Want to hear a story that makes no sense? Yesterday, I penned a piece that noted, in passing, that Honda (NYSE:HMC) had nearly tied ToyotaMotor (NYSE:TM) for first place in J.D. Power's annual survey of long-term vehicle reliability.

Soon after, one kind Fool sent me a piece from Bloomberg that described how Honda had just widened a recall of its vehicles sold in North America after discovering a risk that the vehicles' transmission shafts could overheat. In all, Honda is recalling more than 1.1 million Accords, Acuras, Odyssey minivans, and Pilot and Acura SUVs. That's nearly 90% of the company's total annual U.S. sales for all of 2003 (1.35 million)! So relatively speaking, the magnitude of Honda's recall is about three times as significant as the numerically larger GM recalls that we wrote about here earlier this year.

As a result of the recall, which should begin within the next two weeks, Honda expects to take a hit of more than $200 million to inspect and repair the recalled vehicles.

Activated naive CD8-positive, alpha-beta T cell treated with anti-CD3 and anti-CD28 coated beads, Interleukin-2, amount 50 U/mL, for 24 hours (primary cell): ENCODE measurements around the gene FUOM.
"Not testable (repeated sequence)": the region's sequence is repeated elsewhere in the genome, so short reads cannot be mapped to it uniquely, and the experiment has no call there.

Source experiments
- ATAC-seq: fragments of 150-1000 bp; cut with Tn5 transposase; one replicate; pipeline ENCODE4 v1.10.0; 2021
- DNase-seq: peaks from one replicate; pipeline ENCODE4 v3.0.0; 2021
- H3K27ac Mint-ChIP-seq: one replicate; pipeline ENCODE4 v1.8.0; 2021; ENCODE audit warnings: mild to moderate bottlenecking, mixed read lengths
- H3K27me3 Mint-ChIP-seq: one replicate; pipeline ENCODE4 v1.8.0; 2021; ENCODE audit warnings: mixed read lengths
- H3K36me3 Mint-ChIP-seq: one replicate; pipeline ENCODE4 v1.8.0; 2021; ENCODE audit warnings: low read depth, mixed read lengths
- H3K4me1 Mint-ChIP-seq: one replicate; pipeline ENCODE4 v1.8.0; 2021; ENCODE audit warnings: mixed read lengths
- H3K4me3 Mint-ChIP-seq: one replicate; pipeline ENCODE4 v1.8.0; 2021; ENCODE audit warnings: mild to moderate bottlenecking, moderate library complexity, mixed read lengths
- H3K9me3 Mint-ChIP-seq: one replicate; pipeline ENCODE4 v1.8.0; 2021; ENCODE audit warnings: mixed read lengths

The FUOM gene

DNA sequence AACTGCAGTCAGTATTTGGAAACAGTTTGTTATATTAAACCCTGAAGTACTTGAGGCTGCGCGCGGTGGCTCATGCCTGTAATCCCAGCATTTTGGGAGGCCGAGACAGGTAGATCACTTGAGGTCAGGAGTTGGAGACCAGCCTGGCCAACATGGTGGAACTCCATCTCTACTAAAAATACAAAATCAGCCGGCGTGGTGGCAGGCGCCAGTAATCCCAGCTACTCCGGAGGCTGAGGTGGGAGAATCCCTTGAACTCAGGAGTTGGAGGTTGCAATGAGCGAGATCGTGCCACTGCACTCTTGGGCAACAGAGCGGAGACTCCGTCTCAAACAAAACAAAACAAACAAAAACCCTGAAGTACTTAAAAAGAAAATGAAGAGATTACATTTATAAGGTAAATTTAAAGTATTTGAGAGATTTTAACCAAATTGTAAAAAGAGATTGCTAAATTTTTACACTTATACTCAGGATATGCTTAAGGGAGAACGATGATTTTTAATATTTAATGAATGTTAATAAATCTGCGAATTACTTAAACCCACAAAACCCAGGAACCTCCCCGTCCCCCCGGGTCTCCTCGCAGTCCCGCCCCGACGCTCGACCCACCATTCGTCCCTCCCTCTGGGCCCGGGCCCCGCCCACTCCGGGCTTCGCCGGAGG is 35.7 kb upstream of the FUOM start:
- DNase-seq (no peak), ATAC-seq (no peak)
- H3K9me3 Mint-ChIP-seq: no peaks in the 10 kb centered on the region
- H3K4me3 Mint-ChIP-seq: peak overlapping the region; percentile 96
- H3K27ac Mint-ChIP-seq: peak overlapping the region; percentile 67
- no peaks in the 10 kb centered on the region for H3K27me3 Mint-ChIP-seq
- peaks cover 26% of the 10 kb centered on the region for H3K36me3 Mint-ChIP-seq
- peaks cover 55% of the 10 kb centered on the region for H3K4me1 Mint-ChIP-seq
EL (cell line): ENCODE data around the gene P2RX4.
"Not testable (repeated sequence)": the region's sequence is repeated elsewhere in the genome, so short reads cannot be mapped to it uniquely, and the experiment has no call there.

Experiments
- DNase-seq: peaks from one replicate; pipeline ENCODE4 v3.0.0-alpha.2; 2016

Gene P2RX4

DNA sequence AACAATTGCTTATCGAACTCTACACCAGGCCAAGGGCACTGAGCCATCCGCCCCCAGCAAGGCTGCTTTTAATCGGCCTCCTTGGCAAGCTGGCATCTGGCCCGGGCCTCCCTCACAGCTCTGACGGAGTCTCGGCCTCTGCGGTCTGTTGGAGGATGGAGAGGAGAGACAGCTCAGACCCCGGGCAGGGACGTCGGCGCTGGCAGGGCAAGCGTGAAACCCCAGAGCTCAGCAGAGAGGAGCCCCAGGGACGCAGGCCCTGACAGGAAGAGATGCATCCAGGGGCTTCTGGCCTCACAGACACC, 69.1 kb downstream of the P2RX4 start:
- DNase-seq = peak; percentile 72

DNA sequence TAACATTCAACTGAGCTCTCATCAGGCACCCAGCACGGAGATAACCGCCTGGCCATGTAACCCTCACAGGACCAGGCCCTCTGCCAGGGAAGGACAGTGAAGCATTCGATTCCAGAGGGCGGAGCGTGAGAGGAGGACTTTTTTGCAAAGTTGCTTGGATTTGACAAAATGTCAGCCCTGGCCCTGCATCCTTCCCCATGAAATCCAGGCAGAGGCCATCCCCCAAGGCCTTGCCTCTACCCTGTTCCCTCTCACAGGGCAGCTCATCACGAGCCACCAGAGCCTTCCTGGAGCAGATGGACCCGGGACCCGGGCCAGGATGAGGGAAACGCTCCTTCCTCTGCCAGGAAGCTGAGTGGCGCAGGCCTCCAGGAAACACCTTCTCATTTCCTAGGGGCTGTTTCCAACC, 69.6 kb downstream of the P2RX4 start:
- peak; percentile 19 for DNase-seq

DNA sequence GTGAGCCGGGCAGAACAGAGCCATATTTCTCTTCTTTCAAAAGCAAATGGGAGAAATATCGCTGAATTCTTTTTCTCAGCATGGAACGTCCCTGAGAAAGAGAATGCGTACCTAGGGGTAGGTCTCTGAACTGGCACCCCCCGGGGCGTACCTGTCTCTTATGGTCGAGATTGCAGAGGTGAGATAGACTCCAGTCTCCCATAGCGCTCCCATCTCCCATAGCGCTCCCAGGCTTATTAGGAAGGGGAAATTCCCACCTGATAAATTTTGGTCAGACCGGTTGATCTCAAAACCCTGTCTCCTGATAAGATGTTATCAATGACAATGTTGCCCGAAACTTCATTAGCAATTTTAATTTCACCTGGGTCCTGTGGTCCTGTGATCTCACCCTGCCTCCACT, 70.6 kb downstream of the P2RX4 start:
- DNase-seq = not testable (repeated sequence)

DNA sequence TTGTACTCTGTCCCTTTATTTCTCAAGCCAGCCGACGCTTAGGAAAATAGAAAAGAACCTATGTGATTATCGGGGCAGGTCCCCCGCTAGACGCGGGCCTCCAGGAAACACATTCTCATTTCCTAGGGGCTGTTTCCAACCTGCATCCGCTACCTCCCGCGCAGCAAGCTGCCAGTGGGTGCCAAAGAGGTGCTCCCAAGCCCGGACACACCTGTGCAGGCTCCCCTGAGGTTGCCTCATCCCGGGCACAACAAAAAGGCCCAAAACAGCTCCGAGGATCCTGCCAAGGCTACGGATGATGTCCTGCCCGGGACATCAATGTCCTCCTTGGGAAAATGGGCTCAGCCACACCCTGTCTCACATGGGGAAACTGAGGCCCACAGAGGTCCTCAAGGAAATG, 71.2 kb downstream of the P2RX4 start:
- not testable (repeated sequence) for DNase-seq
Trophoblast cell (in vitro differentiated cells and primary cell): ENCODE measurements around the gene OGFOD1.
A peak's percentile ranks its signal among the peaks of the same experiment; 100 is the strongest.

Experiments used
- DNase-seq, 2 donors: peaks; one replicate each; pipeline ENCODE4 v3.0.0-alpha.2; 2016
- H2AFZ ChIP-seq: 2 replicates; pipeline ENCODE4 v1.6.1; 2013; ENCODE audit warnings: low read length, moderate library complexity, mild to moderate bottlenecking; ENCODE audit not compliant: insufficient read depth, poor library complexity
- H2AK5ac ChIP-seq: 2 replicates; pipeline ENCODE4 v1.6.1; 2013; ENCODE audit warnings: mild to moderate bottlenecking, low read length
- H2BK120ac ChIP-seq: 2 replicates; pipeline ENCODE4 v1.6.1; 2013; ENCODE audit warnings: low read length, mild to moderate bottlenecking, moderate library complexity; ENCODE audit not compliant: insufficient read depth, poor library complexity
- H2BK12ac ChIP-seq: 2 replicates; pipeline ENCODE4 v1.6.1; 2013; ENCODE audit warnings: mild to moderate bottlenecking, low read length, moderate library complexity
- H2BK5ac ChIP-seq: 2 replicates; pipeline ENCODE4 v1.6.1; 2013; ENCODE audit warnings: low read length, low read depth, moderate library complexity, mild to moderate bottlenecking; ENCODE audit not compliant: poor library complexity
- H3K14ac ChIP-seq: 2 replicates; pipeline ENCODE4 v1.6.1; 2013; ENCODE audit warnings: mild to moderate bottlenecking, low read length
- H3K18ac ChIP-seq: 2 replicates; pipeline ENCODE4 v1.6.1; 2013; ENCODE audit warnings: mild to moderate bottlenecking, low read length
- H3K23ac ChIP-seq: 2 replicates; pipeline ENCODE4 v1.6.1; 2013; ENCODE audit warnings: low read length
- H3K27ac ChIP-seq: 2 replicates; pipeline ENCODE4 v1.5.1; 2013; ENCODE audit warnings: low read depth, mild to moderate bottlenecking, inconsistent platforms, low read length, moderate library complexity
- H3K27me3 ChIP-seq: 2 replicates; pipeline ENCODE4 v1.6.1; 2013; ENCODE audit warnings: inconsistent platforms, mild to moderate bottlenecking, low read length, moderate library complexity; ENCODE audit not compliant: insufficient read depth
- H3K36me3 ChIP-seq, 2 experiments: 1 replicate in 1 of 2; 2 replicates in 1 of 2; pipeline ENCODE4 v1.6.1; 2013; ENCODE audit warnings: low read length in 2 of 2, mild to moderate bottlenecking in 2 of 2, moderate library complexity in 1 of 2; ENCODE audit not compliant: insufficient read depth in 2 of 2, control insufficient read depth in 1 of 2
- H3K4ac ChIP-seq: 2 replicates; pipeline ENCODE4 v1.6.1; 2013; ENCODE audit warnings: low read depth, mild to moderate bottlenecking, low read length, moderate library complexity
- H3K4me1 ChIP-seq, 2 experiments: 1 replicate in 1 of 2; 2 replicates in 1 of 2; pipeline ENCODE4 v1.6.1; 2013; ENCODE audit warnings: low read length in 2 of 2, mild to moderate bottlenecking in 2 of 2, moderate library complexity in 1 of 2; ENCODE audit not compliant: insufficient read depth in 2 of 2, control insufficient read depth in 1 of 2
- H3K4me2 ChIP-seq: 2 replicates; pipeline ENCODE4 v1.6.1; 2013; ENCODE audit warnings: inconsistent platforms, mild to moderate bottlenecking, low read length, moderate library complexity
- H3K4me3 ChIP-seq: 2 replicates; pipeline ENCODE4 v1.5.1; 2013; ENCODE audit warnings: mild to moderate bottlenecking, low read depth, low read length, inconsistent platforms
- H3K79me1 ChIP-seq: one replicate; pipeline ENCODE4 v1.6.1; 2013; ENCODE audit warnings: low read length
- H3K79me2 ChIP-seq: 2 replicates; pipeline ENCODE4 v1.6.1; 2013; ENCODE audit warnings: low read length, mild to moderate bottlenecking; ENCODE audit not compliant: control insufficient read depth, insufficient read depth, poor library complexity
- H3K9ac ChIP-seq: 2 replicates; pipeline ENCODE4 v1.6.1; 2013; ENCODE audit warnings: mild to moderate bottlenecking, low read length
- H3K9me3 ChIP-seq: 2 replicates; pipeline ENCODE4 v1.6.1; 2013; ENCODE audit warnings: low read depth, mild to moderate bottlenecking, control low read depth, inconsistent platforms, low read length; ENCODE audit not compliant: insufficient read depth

But the money may be the least costly part of the whole operation. Honda's reputation for reliability will almost certainly suffer when the recall is announced. The timing and the subject of the recall are also problematic, for a couple of reasons.

First, the recall will be hitting two of Honda's biggest weapons in America's car wars: its best-seller, the Accord; and its Odyssey minivan, which as recently as three years ago was the most coveted minivan on the market, enjoying waiting lists of buyers and affording pricing power to dealers -- much as the Prius is doing for Toyota right now.

Speaking of the Prius, it is also worth noting that newfangled hybrid gas-electric cars, Honda's Insight and Civic for instance, are just now beginning to pick up a bit of market momentum and consumer acceptance. Ford (NYSE:F) and General Motors (NYSE:GM) are both set to join the battle with truck-platform hybrids shortly.

To this Fool's thinking, the outset of an epic competition for the mindshare of America's green auto buyers is just about the worst time Honda could have picked to allow questions about its engineering quality to emerge.

Continue this discussion on Motley Fool's Buying and Maintaining a Car board.

Fool contributor Rich Smithowns no shares in any company mentioned in this article.